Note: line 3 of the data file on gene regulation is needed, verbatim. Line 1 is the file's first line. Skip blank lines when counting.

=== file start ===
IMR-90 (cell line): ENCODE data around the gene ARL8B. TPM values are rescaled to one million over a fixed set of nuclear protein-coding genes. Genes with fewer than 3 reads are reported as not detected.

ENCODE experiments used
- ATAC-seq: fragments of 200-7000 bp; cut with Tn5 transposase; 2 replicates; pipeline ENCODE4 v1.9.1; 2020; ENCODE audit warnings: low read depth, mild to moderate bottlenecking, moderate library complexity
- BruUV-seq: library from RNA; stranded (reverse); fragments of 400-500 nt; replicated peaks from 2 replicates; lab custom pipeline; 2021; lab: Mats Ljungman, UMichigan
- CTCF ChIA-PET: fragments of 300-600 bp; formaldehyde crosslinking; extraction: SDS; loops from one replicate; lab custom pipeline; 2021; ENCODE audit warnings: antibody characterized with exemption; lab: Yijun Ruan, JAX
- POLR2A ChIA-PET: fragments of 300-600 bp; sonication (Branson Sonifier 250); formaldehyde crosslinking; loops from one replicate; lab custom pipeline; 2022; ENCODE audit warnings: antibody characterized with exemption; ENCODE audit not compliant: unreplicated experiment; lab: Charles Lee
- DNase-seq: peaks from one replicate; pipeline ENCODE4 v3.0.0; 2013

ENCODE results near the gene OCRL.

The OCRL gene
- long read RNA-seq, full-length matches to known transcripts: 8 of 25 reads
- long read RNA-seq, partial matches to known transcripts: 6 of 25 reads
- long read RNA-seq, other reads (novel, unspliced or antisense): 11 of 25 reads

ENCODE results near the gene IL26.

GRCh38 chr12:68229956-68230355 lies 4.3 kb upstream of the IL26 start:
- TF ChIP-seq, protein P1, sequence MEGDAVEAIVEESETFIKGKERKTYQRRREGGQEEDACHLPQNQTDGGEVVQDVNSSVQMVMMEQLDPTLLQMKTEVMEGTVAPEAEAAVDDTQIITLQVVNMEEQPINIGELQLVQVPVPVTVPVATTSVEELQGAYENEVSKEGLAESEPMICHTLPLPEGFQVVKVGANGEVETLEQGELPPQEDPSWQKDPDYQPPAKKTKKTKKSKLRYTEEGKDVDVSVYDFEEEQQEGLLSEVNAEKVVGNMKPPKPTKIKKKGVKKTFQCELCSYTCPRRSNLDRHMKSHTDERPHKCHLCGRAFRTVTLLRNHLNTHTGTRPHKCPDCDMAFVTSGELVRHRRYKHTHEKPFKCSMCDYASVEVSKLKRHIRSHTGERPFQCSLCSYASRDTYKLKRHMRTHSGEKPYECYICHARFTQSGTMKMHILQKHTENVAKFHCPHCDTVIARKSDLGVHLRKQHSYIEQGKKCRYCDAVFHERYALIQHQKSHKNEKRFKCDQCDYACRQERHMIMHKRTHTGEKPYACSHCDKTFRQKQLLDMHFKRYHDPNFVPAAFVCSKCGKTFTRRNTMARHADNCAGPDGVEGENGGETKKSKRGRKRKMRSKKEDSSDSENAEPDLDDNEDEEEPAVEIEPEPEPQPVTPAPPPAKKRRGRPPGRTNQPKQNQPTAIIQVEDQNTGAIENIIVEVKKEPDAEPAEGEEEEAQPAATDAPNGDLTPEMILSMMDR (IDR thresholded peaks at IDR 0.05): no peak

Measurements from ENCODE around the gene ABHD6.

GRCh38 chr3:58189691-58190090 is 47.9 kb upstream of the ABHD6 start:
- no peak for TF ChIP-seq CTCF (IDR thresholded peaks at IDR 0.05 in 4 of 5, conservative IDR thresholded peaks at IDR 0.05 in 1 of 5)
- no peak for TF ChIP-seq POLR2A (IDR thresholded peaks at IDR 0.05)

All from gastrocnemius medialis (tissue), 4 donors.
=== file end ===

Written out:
- ATAC-seq: fragments of 200-7000 bp; cut with Tn5 transposase; 2 replicates; pipeline ENCODE4 v1.9.1; 2020; ENCODE audit warnings: low read depth, mild to moderate bottlenecking, moderate library complexity